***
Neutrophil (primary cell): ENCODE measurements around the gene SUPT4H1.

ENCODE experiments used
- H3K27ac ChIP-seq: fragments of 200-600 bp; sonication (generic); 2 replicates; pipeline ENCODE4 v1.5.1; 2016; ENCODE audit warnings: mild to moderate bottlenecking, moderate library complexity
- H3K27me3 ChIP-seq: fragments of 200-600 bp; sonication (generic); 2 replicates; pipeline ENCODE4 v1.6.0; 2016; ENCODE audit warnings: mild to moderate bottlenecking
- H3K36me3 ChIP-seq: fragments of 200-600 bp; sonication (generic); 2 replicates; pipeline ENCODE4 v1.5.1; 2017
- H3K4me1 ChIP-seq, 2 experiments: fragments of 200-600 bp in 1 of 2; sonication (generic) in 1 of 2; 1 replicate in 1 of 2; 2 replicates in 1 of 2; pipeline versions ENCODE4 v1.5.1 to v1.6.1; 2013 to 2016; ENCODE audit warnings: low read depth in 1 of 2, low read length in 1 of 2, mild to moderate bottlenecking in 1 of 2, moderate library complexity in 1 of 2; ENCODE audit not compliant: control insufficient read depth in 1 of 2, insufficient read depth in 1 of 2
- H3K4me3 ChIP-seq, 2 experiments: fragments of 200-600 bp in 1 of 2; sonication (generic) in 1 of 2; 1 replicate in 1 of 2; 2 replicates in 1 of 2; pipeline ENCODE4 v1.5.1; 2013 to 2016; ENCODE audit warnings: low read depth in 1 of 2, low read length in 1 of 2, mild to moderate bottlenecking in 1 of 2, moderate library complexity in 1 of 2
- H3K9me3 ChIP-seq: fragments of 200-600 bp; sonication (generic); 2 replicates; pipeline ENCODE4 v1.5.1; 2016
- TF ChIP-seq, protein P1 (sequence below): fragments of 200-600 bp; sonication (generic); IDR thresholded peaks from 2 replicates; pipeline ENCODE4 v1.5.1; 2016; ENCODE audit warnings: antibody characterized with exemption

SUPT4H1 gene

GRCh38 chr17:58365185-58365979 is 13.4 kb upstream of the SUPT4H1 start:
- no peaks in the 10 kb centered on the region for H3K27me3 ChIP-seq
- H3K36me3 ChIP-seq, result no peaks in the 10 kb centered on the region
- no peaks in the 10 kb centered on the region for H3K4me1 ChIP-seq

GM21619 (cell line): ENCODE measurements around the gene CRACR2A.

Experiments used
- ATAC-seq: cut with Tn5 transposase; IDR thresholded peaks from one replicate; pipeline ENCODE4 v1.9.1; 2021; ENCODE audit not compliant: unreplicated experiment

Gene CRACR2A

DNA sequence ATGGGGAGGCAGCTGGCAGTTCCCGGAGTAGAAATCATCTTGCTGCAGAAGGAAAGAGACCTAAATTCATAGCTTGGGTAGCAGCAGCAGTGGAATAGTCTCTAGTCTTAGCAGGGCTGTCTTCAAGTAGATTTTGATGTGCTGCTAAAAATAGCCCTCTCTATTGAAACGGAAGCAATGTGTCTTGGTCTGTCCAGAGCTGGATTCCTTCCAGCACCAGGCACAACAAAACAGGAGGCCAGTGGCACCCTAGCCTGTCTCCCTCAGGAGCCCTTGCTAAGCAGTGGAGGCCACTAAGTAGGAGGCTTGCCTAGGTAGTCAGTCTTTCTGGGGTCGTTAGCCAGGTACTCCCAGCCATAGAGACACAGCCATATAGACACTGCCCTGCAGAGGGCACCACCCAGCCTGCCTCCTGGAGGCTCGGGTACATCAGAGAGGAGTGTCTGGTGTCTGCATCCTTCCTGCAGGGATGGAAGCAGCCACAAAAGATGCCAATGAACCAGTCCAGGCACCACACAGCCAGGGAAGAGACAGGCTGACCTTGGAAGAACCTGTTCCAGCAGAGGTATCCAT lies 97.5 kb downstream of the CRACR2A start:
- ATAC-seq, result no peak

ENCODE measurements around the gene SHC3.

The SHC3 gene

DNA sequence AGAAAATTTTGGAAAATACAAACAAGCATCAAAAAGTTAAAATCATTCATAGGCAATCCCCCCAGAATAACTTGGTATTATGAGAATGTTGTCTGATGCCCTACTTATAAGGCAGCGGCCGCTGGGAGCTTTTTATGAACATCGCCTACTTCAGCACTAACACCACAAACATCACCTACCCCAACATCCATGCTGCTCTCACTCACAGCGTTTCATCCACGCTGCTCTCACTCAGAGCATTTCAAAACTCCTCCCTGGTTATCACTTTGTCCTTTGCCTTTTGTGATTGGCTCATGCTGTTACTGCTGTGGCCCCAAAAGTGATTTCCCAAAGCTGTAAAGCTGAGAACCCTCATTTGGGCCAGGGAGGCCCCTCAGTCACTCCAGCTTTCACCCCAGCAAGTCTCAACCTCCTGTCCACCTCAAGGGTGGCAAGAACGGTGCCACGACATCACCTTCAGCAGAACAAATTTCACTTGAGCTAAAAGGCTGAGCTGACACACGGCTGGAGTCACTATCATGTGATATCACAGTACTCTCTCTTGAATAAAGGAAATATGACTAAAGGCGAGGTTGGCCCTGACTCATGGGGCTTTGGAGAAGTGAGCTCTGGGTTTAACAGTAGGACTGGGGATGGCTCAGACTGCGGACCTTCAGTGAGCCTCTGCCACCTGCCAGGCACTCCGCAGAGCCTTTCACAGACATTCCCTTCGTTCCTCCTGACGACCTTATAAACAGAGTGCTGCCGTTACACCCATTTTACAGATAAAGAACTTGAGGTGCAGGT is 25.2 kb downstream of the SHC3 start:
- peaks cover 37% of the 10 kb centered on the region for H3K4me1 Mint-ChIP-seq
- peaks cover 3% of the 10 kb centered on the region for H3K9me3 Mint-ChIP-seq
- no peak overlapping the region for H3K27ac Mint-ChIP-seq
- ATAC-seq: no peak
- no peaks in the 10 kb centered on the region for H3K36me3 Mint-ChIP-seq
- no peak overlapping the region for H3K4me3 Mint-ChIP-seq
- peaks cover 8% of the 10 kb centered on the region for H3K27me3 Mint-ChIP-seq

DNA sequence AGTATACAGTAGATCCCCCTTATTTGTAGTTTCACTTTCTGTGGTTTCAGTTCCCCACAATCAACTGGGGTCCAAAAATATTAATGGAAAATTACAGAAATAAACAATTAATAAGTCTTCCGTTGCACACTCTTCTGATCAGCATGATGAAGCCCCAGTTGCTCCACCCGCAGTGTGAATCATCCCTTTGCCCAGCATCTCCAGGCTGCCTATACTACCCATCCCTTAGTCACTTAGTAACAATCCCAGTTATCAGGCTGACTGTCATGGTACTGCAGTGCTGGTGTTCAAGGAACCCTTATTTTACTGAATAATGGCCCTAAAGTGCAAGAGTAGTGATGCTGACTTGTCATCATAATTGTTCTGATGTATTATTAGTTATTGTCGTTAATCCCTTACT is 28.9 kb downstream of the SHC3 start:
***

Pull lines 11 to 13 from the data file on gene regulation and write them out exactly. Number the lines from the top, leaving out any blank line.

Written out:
GRCh38 chr17:58365185-58365979 is 13.4 kb upstream of the SUPT4H1 start:
- no peaks in the 10 kb centered on the region for H3K27me3 ChIP-seq
- H3K36me3 ChIP-seq, result no peaks in the 10 kb centered on the region